This is similar to Eqn. (33), but the growth of the unstable mode is now exponential in
*t*, not in
. In a close parallel to
, we define a time
by

so that the initial data at are

and so the final black hole mass is independent of . The scaling is only apparent in the lifetime of the critical solution, which we can take to be . It is

The type I critical solution can also have a discrete
symmetry, that is, can be periodic in time instead of being
static. This behavior was found in collapse situations of the
massive scalar field by Brady, Chambers and Gonçalves [22]. Previously, Seidel and Suen [113] had constructed periodic, asymptotically flat, spherically
symmetric self-gravitating massive scalar field solutions they
called oscillating soliton stars. By dimensional analysis, the
scalar field mass
*m*
sets an overall scale of 1/
*m*
(in units
*G*
=
*c*
=1). For given
*m*, Seidel and Suen found a one-parameter family of such solutions
with two branches. The more compact solution for a given ADM mass
is unstable, while the more extended one is stable to spherical
perturbations. Brady, Chambers and Gonçalves (BCG) report that
the type I critical solutions they find are from the unstable
branch of the Seidel and Suen solutions. They see a one-parameter
family of (type I) critical solutions, rather than an isolated
critical solution. BCG in fact report that the black hole mass
gap does depend on the initial data. As expected from the
discrete symmetry, they find a small wiggle in the mass of the
critical solution which is periodic in
. Whether type I or type II behavior is seen appears to depend
mainly on the ratio of the length scale of the initial data to
the length scale 1/
*m*
.

In the critical phenomena that were first observed, with an
isolated critical solution, only one number's worth of
information, namely the separation
of the initial data from the black hole threshold, survives to
the late stages of the time evolution. Recall that our definition
of a critical solution is one that has exactly one unstable
perturbation mode, with a black hole formed for one sign of the
unstable mode, but not for the other. This definition does not
exclude an
*n*
-dimensional family of critical solutions. Each solution in the
family then has
*n*
marginal modes leading to neighboring critical solutions, as
well as the one unstable mode.
*n*
+1 numbers' worth of information survive from the initial data,
and the mass gap in type I, or the critical exponent for the
black hole mass in type II, for example, depend on the initial
data through
*n*
parameters. In other words, universality exists in diminished
form. The results of BCG are an example of a one-parameter family
of type I critical solutions. Recently, Brodbeck et al. [25] have shown, under the assumption of linearization stability,
that there is a one-parameter family of stationary, rotating
solutions beginning at the (spherically symmetric)
Bartnik-McKinnon solution. This could turn out to be a second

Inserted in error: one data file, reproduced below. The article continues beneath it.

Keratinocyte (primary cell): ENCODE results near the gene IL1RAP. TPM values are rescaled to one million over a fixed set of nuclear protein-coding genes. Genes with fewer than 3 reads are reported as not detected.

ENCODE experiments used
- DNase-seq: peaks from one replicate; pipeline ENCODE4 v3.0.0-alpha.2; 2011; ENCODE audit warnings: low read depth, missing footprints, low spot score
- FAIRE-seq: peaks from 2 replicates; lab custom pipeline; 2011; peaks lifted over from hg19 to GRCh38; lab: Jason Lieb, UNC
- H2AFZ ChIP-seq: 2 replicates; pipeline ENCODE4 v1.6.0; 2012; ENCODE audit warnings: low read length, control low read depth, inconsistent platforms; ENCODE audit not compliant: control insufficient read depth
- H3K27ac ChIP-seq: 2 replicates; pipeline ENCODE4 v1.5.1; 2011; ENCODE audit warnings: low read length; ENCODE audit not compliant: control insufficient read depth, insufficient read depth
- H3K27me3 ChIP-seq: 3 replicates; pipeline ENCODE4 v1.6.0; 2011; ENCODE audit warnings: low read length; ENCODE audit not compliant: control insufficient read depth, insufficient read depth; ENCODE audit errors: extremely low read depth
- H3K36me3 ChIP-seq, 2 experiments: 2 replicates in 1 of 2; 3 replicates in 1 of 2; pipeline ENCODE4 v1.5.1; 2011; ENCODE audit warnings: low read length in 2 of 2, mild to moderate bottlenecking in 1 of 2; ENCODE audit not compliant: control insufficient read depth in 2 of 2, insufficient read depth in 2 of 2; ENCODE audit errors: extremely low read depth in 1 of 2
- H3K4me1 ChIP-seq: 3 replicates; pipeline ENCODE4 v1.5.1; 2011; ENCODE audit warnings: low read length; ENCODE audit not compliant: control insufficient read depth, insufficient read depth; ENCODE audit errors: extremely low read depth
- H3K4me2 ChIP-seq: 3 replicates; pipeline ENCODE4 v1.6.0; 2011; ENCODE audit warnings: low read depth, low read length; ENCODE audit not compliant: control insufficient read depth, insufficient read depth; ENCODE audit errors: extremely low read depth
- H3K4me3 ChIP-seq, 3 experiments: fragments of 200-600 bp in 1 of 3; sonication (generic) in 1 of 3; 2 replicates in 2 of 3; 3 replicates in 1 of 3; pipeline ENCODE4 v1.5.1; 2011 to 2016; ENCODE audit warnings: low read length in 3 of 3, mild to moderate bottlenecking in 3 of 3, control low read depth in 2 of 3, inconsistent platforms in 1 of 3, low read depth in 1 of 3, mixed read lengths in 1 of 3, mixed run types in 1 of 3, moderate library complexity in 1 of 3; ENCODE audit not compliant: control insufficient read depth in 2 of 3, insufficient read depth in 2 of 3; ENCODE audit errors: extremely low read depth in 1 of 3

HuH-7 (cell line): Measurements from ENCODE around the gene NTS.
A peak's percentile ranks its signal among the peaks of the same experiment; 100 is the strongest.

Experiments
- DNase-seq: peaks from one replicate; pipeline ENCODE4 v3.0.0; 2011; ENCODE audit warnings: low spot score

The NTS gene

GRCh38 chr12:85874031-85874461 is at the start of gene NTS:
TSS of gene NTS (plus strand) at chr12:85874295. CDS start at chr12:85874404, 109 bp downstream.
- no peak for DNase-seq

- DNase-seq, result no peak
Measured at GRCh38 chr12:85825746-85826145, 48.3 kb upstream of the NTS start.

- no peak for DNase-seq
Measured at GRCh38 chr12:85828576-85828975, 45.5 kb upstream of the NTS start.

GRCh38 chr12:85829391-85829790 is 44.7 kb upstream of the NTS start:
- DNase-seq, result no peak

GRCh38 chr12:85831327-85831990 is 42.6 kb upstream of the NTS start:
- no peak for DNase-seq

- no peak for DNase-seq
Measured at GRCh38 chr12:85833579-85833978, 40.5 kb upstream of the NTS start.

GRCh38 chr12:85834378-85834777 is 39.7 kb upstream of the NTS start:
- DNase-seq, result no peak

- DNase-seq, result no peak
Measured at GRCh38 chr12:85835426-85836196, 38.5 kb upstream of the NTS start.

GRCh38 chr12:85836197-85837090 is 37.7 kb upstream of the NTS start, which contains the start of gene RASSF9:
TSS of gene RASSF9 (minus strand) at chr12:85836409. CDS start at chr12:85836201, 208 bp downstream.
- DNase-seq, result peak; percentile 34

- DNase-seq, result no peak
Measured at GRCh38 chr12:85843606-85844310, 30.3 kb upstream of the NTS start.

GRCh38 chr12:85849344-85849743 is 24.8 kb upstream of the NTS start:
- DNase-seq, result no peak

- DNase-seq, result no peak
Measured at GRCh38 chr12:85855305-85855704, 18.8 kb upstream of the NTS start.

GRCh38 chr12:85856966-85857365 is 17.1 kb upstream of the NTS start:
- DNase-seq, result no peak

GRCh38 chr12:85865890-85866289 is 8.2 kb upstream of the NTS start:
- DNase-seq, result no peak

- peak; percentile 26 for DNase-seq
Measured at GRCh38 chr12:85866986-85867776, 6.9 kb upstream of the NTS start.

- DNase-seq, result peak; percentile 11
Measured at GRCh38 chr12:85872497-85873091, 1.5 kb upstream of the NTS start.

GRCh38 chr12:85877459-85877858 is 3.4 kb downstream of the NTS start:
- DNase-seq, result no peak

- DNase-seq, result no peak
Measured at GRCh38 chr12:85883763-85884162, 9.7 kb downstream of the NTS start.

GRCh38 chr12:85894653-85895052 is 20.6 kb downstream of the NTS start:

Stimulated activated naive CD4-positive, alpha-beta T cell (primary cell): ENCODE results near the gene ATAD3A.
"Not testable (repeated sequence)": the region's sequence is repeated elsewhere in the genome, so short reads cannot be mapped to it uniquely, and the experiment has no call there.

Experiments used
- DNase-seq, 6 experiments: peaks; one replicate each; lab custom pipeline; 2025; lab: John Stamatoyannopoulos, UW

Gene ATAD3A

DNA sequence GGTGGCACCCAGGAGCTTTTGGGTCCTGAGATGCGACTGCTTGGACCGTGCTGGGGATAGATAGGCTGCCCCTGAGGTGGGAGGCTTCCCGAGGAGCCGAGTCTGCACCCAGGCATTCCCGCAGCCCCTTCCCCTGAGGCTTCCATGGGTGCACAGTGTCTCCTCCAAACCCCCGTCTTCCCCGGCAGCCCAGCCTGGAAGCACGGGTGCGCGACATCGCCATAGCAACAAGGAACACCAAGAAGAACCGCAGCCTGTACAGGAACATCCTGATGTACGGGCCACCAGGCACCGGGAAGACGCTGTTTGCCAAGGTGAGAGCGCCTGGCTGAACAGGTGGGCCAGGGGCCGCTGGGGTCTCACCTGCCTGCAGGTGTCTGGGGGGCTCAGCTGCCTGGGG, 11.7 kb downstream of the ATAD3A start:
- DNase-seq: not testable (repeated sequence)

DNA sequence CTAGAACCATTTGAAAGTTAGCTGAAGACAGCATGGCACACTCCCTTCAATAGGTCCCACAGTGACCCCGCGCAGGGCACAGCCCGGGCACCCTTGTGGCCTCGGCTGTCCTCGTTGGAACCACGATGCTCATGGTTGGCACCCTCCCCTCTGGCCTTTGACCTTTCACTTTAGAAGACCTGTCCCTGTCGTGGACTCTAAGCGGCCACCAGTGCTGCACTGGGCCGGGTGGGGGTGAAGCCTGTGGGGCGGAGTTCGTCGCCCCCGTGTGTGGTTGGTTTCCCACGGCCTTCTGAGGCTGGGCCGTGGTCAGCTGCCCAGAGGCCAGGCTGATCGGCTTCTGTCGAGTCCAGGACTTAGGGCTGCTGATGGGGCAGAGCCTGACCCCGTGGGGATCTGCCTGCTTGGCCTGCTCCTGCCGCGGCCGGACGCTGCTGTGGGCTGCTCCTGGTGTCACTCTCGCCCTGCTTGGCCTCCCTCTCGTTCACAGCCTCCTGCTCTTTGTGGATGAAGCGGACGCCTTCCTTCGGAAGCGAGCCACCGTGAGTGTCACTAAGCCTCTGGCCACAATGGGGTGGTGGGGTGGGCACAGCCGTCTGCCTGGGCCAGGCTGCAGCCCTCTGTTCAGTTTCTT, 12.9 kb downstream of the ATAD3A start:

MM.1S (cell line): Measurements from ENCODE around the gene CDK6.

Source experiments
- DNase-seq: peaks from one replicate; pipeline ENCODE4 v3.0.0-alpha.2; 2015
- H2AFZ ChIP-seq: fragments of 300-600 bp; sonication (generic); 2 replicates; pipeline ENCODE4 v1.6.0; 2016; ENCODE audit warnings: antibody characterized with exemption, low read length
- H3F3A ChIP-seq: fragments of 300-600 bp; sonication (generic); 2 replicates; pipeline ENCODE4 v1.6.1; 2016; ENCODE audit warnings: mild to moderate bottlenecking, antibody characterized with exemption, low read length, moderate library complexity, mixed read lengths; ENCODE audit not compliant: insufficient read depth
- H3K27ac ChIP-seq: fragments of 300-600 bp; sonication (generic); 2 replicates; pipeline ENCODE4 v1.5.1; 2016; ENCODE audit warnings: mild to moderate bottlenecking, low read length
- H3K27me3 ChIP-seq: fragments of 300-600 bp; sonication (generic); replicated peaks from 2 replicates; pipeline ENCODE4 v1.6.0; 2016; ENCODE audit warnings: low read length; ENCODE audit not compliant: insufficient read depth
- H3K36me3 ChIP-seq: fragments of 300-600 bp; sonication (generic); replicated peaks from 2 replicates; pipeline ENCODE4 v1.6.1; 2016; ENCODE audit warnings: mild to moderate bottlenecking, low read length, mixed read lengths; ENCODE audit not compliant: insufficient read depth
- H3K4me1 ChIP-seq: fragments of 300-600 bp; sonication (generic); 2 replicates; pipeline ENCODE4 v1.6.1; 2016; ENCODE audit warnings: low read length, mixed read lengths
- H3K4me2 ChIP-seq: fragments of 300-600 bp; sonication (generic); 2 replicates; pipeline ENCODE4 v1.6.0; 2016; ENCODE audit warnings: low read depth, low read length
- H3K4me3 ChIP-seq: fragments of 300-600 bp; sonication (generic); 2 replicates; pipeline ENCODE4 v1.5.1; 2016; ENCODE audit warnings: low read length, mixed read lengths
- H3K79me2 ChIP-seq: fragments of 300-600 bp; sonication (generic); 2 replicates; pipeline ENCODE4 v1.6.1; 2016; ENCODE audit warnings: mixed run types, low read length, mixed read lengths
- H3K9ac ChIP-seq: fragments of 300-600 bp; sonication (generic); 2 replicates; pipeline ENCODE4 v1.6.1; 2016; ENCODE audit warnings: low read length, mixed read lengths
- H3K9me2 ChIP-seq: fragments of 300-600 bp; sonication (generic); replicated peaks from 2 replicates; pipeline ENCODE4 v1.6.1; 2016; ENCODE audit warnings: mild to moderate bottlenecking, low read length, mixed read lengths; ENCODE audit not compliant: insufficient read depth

one-parameter family of type I critical solutions, provided that
the Bartnik-McKinnon solution does not have any unstable modes
outside spherical symmetry (which has not yet been
investigated) [111].

Bizon and Chmaj have studied type I critical collapse of an
*SU*
(2) Skyrme model coupled to gravity, which in spherical symmetry
with a hedgehog ansatz is characterized by one field
*F*
(*r*,
*t*) and one dimensionless coupling constant
. Initial data
,
surprisingly form black holes for both large and small values of
the parameter
*p*, while for an intermediate range of
*p*
the endpoint is a stable static solution called a skyrmion. (If
*F*
was a scalar field, one would expect only one critical point on
this family.) The ultimate reason for this behavior is the
presence of a conserved integer ``baryon number'' in the matter
model. Both phase transitions along this one-parameter family are
dominated by a type I critical solution, that is a different
skyrmion which has one unstable mode. In particular, an
intermediate time regime of critical collapse evolutions agrees
well with an ansatz of the form (40), where
,
and
were obtained independently. It is interesting to note that the
type I critical solution is singular in the limit
, which is equivalent to
, because the known type II critical solutions for any matter
model also do not have a weak gravity limit.

Apparently, type I critical phenomena can arise even without the presence of a scale in the field equations. A family of exact spherically symmetric, static, asymptotically flat solutions of vacuum Brans-Dicke gravity given by van Putten was found by Choptuik, Hirschmann and Liebling [41] to sit at the black hole threshold and to have exactly one growing mode. This family has two parameters, one of which is an arbitrary overall scale.

Critical Phenomena in Gravitational Collapse
Carsten Gundlach
http://www.livingreviews.org/lrr-1999-4
© Max-Planck-Gesellschaft. ISSN 1433-8351 Problems/Comments to livrev@aei-potsdam.mpg.de |